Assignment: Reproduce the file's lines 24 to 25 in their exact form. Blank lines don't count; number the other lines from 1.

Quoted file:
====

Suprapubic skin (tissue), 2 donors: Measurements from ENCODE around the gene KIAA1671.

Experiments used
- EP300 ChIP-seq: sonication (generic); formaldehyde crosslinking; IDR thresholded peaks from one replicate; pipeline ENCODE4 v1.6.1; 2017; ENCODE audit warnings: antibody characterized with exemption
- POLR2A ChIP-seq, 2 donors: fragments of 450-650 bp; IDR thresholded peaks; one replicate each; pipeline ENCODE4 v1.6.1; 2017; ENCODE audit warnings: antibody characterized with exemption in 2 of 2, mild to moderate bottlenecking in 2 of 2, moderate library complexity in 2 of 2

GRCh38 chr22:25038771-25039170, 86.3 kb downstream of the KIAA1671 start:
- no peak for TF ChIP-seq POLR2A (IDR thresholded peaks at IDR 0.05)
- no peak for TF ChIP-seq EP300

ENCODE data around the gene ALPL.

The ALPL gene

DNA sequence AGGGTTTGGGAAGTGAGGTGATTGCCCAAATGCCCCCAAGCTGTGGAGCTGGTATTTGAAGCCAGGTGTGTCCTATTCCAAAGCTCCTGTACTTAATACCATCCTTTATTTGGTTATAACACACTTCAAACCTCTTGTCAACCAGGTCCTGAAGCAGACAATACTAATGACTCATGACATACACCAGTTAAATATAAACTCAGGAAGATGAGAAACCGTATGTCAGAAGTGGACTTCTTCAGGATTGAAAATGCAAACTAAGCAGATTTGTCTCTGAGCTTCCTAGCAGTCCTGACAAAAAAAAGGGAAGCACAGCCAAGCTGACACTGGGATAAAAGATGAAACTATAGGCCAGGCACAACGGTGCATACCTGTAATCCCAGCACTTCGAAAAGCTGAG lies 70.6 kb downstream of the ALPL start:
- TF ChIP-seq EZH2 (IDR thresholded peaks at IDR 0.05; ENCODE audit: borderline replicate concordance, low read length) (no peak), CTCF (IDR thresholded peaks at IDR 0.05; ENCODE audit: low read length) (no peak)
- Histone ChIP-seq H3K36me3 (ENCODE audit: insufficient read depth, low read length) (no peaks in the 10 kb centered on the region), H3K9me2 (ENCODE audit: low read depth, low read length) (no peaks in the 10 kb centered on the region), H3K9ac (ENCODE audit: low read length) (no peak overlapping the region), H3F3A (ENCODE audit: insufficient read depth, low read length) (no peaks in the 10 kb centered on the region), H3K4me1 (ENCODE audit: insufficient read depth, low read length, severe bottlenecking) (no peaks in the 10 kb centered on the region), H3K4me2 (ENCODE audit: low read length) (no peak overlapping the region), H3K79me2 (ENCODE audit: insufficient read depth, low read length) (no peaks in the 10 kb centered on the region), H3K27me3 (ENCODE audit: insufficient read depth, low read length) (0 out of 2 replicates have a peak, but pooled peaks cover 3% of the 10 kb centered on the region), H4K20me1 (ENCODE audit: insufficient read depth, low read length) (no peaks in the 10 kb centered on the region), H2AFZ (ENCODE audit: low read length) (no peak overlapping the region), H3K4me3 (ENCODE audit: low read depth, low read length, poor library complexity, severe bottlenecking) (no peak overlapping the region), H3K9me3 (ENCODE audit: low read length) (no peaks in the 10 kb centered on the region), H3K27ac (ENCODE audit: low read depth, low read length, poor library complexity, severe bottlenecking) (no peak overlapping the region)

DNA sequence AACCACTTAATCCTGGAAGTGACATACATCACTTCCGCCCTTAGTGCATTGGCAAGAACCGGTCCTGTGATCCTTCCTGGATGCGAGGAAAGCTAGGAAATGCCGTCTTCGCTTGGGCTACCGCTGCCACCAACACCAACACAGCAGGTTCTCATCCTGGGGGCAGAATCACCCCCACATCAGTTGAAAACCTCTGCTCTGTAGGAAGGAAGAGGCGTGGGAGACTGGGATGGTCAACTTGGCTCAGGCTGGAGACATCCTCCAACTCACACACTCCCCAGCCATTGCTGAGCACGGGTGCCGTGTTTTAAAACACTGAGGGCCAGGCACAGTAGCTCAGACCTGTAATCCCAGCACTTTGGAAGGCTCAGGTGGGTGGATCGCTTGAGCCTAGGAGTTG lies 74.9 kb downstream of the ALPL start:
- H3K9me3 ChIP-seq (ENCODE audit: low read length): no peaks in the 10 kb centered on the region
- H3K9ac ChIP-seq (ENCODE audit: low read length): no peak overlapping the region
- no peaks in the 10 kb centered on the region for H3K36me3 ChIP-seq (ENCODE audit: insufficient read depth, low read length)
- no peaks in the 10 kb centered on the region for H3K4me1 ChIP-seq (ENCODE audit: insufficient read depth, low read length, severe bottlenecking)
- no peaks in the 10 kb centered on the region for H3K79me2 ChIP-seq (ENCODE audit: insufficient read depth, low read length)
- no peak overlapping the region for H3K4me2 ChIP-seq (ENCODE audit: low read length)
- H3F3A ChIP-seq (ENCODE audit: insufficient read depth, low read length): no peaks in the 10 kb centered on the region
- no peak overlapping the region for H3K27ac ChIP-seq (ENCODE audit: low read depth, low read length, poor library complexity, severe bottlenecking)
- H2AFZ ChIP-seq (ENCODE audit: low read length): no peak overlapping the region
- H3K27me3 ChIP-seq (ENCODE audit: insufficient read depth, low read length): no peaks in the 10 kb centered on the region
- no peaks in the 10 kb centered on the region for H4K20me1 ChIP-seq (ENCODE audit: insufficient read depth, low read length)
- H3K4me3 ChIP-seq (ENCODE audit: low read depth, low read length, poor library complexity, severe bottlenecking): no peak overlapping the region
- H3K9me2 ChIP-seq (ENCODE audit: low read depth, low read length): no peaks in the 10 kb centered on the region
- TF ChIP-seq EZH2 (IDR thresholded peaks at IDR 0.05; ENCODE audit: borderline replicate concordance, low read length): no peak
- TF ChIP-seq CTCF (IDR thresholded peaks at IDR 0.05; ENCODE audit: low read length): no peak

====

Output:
- no peaks in the 10 kb centered on the region for H4K20me1 ChIP-seq (ENCODE audit: insufficient read depth, low read length)
- H3K4me3 ChIP-seq (ENCODE audit: low read depth, low read length, poor library complexity, severe bottlenecking): no peak overlapping the region